It’s a case of mistaken identity: a near-Earth asteroid with a peculiar orbit turns out not to be an asteroid at all, but a comet… and not some Sun-dried burnt-out briquette either but an actual active comet containing rock and dust as well as CO2 and water ice. The discovery not only realizes the true nature of one particular NEO but could also shed new light on the origins of water here on Earth.

JPL Near-Earth Object database map of 3552 Don Quixote's orbit
JPL Near-Earth Object database map of 3552 Don Quixote’s orbit

Designated 3552 Don Quixote, the 19-km-wide object is the third largest near-Earth object — mostly rocky asteroids that orbit the Sun in the vicinity of Earth.

According to the IAU, an asteroid is coined a near-Earth object (NEO) when its trajectory brings it within 1.3 AU from the Sun and within 0.3 AU of Earth’s orbit.

About 5 percent of near-Earth asteroids are thought to actually be dead comets. Today an international team including Joshua Emery, assistant professor of earth and planetary sciences at the University of Tennessee, have announced that Don Quixote is neither.

an asteroid is coined a Near Earth Asteroid (NEA) when its trajectory brings it within 1.3 AU from the Sun and  hence within 0.3 AU of the Earth's orbit.
An asteroid is coined a near-Earth object (NEO) when its trajectory brings it within 1.3 AU from the Sun and within 0.3 AU of Earth’s orbit. (IAU)

“Don Quixote has always been recognized as an oddball,” said Emery. “Its orbit brings it close to Earth, but also takes it way out past Jupiter. Such a vast orbit is similar to a comet’s, not an asteroid’s, which tend to be more circular — so people thought it was one that had shed all its ice deposits.”

Read more: 3552 Don Quixote… Leaving Our Solar System?

Using the NASA/JPL Spitzer Space Telescope, the team — led by Michael Mommert of Northern Arizona University — reexamined images of Don Quixote from 2009 when it was at perihelion and found it had a coma and a faint tail.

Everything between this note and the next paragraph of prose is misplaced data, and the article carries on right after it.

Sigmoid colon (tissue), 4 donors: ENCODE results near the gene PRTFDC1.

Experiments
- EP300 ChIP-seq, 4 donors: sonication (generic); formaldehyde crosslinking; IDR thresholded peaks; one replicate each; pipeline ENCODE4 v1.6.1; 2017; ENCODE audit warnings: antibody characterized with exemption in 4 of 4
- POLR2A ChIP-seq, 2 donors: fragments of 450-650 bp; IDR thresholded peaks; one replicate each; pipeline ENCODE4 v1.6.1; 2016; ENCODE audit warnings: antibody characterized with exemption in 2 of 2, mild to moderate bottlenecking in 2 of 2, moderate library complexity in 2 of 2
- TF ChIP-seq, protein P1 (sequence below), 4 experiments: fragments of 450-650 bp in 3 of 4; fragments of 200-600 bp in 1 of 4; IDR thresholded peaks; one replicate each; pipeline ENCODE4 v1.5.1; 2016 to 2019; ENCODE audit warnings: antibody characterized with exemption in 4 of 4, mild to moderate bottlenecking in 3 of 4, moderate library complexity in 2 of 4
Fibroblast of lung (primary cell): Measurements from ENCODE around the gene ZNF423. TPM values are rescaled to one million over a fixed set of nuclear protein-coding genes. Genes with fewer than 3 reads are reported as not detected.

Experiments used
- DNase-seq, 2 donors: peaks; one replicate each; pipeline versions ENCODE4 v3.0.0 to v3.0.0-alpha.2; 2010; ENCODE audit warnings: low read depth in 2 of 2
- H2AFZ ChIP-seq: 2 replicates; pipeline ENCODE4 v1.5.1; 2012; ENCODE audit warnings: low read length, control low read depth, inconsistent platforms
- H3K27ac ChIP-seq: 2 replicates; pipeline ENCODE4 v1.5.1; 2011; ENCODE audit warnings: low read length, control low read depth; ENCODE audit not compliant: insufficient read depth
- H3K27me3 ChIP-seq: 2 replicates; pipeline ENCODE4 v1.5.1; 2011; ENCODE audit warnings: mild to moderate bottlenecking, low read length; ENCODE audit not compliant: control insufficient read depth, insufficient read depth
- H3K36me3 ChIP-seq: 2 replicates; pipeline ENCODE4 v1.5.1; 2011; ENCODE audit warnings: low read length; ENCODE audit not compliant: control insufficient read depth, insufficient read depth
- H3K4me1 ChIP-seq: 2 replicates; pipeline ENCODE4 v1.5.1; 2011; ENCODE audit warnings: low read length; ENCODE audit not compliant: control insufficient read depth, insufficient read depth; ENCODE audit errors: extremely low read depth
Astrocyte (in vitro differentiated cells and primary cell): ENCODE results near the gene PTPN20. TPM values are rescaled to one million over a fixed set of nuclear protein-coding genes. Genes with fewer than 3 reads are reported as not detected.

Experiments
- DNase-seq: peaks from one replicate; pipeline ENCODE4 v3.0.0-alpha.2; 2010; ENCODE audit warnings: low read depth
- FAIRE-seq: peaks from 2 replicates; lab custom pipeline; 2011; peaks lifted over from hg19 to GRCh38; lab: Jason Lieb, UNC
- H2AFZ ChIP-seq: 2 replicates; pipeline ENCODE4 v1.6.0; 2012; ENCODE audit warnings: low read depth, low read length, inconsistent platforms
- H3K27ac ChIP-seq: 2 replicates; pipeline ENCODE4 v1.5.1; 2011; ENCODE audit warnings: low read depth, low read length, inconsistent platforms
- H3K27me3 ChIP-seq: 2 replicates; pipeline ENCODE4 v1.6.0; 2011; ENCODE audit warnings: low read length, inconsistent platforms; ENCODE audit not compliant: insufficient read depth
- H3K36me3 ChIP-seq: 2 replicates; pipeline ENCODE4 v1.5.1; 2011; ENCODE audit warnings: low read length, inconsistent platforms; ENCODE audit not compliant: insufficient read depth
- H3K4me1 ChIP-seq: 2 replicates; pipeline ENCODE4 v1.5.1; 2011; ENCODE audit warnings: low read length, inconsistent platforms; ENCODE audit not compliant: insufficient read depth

Emery also reexamined images from 2004, when Quixote was at its farthest distance from the Sun, and determined that the surface is composed of silicate dust, which is similar to comet dust. He also determined that Don Quixote did not have a coma or tail at this distance, which is common for comets because they need the sun’s radiation to form the coma and the sun’s charged particles to form the tail.

The researchers also confirmed Don Quixote’s size and the low, comet-like reflectivity of its surface.

“The power of the Spitzer telescope allowed us to spot the coma and tail, which was not possible using optical telescopes on the ground,” said Emery. “We now think this body contains a lot of ice, including carbon dioxide and/or carbon monoxide ice, rather than just being rocky.”

This discovery implies that carbon dioxide and water ice might be present within other near-Earth asteroids and may also have implications for the origins of water on Earth, as comets are thought to be the source of at least some of it.

The amount of water on Don Quixote is estimated to be about 100 billion tons — roughly the same amount in Lake Tahoe.

“Our observations clearly show the presence of a coma and a tail which we identify as molecular line emission from CO2 and thermal emission from dust. Our discovery indicates that more NEOs may harbor volatiles than previously expected.”

– Mommert et al., “Cometary Activity in Near–Earth Asteroid (3552) Don Quixote “

The findings were presented Sept. 10 at the European Planetary Science Congress 2013 in London.

Source: University of Tennessee press release

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3552 Quixote isn’t the only asteroid found to exhibit comet-like behavior either — check out Elizabeth Howell’s recent article, “Asteroid vs. Comet: What the Heck is 3200 Phaethon?” for a look at another NEA with cometary aspirations.

A Parting Look at 2012 DA14: Was This a Warning Shot from Space?